This is incredible for a number of reasons. The actual number of migrants arriving is high and stable. Combined with soft feelings about the economy and slightly higher unemployment, tradition would dictate about half the population would think there are too many migrants arriving.

Yet this is happening (in part) because people are not concerned about asylum. In 2013, a full 12 per cent of the population thought this was the most pressing issue facing Australia. A year later this figure is four per cent. While the economy still plays a strong role in determining Australian attitudes to immigration as a whole, it cannot be doubted that these attitudes are also influenced by the particulars of asylum policy.

How should a progressive respond to such findings?

These are some of the most popular comments on the Marr’s write-up of the findings which represent attitudes similar to what I’ve seen and heard elsewhere:

DameEdnasGlasses: “Oscar Wilde nailed it.’Patriotism is the virtue of the vicious’. If people are happy now they are bloody idiots who deserve to lose the excellent quality of life we used to have to bigoted thieves.”

Wobbly: “Great weather, beaches and food, but too right wing, too intolerant, too anti-intellectual, too apathetic about environmental degradation, Murdoch too powerful and Abbott is worst PM in Australia’s history. You can live well with blinkers on but nirvana it is not.”

Brnost: “What we are seeing is not, as the article suggests, a rise in patriotism, but rather a rise in nationalism of the worst kind – the kind that fuels xenophobic right-wing groups such as the Tea Party and UKIP.”

There are a couple of take-aways from this. The most evident is people will write uninformed rubbish in the comments section.

Take the last comment above. The Tea Party and UKIP exist (in part) to oppose immigration. This is clearly not compatible with Australian attitudes to immigration, where concern is at a historic modern low. One way to look at the current environment is that there is no space for a UKIP to emerge because people do support immigration, on the proviso it is ordered. Look at the failure in the 2013 election of the myriad of far-right, explicitly xenophobic parties.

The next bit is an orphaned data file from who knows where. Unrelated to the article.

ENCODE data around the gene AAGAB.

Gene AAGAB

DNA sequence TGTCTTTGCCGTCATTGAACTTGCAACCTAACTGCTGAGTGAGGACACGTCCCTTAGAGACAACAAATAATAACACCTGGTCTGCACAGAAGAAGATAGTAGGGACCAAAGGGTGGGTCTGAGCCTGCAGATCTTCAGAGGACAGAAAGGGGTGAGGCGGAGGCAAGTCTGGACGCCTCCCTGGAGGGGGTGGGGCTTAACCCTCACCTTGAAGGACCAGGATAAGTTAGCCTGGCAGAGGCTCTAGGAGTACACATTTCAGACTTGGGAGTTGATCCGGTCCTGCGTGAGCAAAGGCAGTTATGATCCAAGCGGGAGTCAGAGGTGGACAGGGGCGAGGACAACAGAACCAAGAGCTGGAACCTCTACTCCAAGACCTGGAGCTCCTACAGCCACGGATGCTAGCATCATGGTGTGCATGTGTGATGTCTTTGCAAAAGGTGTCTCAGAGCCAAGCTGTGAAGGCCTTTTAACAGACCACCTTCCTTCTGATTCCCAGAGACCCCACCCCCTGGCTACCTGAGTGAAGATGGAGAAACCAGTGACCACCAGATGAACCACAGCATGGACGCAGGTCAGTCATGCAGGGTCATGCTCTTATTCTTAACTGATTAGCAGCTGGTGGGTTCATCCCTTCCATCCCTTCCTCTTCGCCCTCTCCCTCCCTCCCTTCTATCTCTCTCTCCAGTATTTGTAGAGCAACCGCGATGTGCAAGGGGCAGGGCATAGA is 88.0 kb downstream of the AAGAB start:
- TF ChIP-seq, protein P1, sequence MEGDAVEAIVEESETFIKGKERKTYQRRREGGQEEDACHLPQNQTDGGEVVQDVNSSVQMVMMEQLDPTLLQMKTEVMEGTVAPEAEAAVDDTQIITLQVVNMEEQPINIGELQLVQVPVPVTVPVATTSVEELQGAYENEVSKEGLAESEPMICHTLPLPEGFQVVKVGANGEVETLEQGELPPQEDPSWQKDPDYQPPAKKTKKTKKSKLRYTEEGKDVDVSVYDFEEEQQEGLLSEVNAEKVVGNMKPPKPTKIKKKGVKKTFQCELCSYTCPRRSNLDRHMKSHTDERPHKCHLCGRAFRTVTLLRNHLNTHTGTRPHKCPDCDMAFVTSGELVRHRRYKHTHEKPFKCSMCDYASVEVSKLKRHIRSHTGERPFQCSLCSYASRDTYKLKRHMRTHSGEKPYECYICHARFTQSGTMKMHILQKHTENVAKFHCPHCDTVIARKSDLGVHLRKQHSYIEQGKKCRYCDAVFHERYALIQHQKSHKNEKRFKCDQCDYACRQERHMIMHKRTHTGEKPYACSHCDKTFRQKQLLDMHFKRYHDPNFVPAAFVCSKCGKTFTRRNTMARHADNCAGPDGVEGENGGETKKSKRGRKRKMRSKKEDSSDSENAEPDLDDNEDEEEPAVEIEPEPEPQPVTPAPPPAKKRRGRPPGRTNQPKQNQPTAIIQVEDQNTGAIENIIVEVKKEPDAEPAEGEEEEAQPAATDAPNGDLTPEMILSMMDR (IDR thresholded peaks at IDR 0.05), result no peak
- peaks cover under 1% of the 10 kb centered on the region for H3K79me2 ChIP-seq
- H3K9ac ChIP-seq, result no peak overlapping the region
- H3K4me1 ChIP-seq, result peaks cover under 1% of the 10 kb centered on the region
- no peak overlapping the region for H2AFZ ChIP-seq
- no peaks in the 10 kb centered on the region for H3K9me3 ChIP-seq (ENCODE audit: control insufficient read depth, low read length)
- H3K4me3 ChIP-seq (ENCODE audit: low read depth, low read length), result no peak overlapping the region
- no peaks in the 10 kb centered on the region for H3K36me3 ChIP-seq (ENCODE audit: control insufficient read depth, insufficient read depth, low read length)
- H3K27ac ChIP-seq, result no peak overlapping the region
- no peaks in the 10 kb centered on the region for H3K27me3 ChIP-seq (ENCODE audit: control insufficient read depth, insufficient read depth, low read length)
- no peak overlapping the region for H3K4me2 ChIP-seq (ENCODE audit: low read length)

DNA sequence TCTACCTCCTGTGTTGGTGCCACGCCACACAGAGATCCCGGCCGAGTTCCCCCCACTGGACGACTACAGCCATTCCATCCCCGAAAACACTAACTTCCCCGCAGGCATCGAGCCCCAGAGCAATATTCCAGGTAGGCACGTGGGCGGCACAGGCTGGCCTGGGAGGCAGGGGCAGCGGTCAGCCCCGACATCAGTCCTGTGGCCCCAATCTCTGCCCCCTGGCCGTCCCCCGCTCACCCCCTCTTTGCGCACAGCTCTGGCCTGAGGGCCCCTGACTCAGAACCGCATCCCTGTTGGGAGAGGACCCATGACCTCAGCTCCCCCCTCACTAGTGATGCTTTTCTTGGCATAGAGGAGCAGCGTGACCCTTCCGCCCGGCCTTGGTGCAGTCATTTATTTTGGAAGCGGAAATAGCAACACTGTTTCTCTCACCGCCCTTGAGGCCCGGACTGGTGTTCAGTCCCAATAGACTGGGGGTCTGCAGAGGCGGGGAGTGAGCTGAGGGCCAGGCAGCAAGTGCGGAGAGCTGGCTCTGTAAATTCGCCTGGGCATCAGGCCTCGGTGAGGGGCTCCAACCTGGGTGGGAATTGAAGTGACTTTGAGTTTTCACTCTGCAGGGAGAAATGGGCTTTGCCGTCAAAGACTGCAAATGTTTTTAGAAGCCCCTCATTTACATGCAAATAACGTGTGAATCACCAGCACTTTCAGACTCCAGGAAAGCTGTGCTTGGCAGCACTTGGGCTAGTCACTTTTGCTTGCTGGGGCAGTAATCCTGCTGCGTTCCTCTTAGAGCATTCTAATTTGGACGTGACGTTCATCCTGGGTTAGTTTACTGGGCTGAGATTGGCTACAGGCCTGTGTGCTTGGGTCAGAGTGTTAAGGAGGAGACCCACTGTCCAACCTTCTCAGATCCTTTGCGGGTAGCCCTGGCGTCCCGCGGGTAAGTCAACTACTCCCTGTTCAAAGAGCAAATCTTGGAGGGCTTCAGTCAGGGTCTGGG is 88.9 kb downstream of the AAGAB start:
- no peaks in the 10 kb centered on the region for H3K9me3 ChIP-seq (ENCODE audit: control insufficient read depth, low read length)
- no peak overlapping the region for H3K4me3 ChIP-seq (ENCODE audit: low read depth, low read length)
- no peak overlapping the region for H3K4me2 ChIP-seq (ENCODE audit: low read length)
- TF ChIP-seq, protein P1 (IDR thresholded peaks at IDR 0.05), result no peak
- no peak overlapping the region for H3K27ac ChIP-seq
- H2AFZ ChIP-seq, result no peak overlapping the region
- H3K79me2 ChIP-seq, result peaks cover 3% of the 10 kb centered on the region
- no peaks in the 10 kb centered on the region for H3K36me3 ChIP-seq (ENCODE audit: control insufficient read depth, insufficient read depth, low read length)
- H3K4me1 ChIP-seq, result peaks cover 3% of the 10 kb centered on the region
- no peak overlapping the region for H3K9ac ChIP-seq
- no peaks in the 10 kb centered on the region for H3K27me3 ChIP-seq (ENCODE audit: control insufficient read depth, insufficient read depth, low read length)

Other commenters seem perturbed how public attitudes will ‘follow’ politicians. Yet on asylum, you only need to examine opinion over time to see where our failure as a progressive force on asylum stems from.

Since about 2010, between 20-25 per cent of the public support permanent residence and settlement in Australia for asylum seekers. The rest of Australia – around three-quarters – doesn’t. This finding hasn’t changed over time. 63 per cent of Green voters agree, 31 per cent of ALP voters and just 13 per cent of Liberal voters.

That’s the equation for progressive Australia on the question of asylum and public attitudes to immigration.

I think about migration a lot. I work at the Migration Council Australia. I have an Amazon wish list titled ‘migration books’. My Twitter feed is about 30-40 per cent migration-related.

I believe both; people should have more freedom to move, particularly those seeking asylum, and, public attitudes to migration are extremely vital for long-term societal cohesion.

And at the moment, I have no idea what to think about these results. But I do believe if we continue with the current approach embodied by the comments above, history will simply repeat.